The Senate Select Committee on Ethics says only one of the five senators accused of trying to influence government regulatory policy in behalf of financier Charles Keating transgressed. That was Sen. Alan Cranston, the California Democrat who is ill and has announced he will retire. What was his transgression? He "may have engaged in improper conduct reflecting upon the Senate."
In other words, whatever Senator Cranston may have done that corrupted the regulatory process or helped bring about the multi-billion-dollar public bailout of Mr. Keating's scandal-plagued Lincoln Federal Savings and Loan was immaterial. What counts is that he made the Senate look bad.
Many Americans would say that the Ethics Committee's conduct reflects upon the Senate. The committee not only gives the appearance of selective prosecution, it appears to have arrived at its conclusions after secret wheeling-and-dealing sessions in which personal and partisan motives were involved. Before they went behind those closed doors, some of the six Ethics Committee members were known to want to condemn at least two or three of "the Keating Five." The decision not to do that was unanimous. This suggests a deal was made to keep the matter from going to the full Senate for open debate on what senators are supposed to do and not supposed to do for influential supporters and campaign contributors.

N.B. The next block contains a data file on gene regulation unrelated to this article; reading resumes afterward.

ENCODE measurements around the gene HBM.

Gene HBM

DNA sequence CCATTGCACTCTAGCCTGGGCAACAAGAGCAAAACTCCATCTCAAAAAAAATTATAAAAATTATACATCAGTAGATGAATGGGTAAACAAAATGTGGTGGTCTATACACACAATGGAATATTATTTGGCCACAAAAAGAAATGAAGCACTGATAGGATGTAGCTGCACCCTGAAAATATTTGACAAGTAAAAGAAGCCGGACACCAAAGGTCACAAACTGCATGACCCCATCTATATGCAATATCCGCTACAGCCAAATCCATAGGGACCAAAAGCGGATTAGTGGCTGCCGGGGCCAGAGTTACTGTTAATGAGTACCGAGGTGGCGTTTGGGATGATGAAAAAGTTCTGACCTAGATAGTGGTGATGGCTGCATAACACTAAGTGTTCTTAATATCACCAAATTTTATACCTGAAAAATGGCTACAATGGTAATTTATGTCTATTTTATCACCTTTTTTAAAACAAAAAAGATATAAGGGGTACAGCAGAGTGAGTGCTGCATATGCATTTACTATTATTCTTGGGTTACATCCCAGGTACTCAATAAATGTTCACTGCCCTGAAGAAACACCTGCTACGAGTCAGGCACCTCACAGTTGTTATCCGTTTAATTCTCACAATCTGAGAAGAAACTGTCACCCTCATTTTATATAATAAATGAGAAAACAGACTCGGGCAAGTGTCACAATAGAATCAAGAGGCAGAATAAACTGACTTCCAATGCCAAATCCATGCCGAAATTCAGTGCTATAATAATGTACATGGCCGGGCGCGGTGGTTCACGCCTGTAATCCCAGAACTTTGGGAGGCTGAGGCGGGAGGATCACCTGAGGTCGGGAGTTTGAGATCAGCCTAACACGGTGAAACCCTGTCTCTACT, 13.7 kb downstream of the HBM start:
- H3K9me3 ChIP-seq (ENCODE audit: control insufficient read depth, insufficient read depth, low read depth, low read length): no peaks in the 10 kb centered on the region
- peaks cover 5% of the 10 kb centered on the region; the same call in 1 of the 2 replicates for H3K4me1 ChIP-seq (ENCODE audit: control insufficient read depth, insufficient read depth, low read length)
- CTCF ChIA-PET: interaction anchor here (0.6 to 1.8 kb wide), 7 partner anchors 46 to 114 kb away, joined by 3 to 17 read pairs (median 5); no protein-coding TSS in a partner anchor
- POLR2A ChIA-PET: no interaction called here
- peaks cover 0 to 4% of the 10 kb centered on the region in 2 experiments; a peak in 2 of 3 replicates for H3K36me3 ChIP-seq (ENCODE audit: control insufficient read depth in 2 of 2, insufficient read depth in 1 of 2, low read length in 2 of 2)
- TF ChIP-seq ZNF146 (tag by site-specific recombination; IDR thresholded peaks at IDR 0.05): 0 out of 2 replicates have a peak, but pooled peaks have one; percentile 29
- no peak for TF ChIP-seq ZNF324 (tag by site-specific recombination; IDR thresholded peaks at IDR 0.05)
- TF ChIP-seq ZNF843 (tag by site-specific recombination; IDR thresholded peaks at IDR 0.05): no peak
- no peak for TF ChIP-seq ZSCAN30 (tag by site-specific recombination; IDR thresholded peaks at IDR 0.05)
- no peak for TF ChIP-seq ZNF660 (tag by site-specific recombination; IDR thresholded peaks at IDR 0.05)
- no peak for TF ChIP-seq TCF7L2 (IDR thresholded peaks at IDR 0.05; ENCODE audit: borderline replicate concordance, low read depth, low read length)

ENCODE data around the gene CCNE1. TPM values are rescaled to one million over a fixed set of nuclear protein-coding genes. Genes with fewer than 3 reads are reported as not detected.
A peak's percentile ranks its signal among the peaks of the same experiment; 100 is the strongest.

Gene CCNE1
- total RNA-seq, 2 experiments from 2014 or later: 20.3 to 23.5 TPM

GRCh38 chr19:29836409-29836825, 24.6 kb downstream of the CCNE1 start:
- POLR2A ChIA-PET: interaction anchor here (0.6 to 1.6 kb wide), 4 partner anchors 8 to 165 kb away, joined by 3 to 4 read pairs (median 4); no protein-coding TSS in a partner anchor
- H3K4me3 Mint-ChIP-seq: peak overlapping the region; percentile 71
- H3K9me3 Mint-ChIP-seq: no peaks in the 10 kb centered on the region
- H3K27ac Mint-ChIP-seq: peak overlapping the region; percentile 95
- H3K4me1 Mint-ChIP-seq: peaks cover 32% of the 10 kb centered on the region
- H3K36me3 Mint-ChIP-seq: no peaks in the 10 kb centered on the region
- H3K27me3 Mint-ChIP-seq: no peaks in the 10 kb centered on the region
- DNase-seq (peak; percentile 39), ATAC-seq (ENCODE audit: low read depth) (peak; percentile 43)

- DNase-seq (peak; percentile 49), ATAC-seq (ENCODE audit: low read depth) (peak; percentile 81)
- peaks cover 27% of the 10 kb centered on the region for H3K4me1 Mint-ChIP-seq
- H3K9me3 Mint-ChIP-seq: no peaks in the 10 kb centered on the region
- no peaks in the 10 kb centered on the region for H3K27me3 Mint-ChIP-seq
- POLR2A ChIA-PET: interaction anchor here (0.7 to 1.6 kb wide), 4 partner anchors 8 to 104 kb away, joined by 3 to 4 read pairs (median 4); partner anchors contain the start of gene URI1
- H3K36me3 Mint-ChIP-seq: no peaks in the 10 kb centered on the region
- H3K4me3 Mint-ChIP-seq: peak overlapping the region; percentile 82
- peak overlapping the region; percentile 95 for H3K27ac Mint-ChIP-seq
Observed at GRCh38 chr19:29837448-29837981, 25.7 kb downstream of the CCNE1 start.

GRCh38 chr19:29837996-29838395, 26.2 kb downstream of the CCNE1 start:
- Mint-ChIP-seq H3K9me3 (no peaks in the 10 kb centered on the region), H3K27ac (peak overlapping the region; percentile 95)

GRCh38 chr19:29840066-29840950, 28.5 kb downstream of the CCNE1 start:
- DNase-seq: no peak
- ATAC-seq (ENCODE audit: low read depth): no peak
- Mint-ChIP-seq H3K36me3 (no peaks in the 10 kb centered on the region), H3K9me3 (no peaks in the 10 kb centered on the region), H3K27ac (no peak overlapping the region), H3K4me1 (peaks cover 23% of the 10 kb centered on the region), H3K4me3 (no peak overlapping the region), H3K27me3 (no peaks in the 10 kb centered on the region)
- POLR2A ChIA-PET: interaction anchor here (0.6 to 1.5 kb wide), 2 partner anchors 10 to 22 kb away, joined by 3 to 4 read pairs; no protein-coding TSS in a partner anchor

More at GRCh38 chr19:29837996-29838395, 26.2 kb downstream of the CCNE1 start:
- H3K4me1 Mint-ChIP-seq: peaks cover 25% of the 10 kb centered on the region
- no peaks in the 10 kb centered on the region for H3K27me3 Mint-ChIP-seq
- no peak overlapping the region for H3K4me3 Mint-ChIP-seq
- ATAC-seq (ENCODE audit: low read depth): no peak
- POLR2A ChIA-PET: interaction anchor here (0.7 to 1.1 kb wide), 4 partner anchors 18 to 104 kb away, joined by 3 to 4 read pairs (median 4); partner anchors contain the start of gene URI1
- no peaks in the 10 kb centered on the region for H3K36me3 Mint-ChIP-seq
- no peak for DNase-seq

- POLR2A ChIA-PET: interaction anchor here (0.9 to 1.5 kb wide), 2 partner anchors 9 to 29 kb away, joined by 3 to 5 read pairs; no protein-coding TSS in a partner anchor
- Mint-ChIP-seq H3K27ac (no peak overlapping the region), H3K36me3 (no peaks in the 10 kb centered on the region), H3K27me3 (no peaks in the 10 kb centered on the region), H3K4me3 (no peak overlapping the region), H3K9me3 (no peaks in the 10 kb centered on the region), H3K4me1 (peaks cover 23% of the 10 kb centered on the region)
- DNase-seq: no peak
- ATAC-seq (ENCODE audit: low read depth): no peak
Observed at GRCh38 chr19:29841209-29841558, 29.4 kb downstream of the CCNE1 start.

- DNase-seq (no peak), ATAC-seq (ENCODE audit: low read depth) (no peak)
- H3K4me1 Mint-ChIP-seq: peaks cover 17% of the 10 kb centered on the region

We hold no brief for Senator Cranston. He allowed Mr. Keating's campaign contributions and his needs for "constituent service" to become too closely linked. The senator's behavior did not just appear wrong, it was wrong. But we believe he would be justified in taking this matter to the floor and demanding that the committee make its case for singling him out. It might be able to do that, but it sure didn't in its statement.
The Ethics Committee weakly recommended the Senate set up a "task force on constituent service" to adopt "written standards." We thought that was the committee's job. (The House Ethics Committee has already set such standards.) Among the standards we would like to see is a requirement that senators make public on a daily or weekly basis their contacts with regulators on behalf of constituents or others. A senator who was aware that efforts to help someone would promptly be known to all concerned would be careful about improper intervention with regulatory agencies. Such a rule should be coupled with one requiring reporting of campaign contributions immediately upon receipt (the technology for that is now available).
In the area of "constituent service" as in other endeavors, timely publicity not only can expose wrongdoing, it can prevent it.